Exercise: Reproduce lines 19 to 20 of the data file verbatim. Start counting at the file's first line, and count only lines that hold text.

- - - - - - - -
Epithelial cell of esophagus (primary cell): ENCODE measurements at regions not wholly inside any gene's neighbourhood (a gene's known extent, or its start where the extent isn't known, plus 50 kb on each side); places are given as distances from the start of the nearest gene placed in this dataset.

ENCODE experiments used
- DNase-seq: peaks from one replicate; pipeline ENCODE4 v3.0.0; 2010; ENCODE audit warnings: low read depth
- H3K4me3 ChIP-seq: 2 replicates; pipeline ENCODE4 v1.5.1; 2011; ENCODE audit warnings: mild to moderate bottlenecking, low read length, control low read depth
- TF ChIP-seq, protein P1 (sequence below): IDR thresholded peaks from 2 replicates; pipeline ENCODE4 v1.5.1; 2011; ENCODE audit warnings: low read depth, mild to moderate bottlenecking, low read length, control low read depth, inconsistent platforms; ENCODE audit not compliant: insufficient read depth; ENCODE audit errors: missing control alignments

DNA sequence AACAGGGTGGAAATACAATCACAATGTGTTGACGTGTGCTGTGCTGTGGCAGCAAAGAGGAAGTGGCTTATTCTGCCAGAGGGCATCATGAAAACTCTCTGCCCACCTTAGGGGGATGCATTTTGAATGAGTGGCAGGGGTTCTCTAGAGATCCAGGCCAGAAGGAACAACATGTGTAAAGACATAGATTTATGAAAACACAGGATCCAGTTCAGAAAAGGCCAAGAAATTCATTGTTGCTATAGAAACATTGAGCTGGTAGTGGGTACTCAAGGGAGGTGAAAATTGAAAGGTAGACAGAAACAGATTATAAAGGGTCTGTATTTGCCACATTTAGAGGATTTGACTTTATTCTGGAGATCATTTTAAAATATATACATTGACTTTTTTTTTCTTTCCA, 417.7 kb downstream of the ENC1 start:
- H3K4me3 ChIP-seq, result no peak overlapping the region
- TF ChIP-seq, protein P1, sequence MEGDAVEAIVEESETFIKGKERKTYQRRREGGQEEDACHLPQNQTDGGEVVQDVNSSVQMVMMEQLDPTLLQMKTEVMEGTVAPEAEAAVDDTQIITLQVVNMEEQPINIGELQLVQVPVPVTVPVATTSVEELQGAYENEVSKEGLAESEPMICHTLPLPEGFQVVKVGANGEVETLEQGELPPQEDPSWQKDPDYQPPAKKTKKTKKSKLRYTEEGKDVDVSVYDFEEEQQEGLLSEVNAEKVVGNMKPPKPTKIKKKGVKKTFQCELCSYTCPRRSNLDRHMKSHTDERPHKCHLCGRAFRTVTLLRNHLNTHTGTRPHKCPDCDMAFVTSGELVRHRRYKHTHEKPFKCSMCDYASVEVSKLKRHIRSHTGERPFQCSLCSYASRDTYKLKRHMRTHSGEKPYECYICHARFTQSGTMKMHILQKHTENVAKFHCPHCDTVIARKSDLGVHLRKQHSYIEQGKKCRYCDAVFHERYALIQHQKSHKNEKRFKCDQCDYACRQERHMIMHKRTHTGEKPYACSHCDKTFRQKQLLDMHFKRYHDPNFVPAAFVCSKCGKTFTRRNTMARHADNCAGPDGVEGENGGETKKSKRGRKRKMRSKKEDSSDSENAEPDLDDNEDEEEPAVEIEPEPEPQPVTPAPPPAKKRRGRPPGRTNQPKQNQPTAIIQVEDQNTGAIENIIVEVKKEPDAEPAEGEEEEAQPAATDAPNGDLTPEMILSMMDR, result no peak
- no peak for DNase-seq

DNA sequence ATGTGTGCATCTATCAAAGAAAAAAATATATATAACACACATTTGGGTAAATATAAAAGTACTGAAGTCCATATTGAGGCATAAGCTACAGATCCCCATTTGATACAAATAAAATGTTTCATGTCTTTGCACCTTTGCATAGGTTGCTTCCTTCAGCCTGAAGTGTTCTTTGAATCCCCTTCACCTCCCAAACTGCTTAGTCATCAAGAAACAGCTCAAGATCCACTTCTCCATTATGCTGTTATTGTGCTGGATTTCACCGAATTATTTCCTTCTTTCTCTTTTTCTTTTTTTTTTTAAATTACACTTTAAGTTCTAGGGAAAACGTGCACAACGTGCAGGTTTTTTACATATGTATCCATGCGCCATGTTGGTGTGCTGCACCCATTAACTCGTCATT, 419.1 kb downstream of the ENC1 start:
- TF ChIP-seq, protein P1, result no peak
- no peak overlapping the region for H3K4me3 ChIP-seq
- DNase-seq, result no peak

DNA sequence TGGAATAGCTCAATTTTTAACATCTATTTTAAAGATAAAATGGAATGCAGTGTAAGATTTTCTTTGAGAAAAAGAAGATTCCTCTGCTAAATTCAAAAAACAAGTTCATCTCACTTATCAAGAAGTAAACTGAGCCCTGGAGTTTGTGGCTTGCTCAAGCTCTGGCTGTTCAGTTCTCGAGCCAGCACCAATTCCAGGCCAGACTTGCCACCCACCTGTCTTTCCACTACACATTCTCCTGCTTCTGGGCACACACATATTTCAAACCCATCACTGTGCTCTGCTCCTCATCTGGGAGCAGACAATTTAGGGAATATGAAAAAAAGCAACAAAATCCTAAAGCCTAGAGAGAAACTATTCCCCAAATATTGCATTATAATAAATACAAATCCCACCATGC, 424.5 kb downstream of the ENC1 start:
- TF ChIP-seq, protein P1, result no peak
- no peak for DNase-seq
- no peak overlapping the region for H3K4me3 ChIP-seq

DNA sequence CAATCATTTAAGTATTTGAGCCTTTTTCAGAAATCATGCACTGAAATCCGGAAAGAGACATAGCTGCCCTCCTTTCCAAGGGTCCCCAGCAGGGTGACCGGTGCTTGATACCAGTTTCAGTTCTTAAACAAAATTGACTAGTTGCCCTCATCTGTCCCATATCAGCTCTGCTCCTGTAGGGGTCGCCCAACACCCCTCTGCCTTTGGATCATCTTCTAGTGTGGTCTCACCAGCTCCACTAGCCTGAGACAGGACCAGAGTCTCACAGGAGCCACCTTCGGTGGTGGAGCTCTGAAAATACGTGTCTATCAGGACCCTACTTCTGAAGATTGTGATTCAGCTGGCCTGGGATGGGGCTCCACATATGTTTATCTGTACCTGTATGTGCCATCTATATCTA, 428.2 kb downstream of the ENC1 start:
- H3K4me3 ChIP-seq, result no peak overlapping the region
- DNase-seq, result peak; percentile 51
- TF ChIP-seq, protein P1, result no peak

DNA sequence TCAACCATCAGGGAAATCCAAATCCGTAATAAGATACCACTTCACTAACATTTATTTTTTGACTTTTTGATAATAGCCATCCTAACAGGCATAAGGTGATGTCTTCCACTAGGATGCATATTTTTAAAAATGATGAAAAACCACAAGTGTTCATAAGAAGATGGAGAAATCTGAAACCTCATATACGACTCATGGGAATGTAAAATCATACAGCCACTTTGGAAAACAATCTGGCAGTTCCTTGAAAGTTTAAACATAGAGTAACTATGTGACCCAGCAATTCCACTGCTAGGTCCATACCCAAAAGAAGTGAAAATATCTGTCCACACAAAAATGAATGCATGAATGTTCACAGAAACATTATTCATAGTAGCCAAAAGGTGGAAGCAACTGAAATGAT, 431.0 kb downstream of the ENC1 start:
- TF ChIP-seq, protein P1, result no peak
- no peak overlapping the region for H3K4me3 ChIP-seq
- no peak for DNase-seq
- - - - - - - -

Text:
- H3K4me3 ChIP-seq, result no peak overlapping the region
- DNase-seq, result peak; percentile 51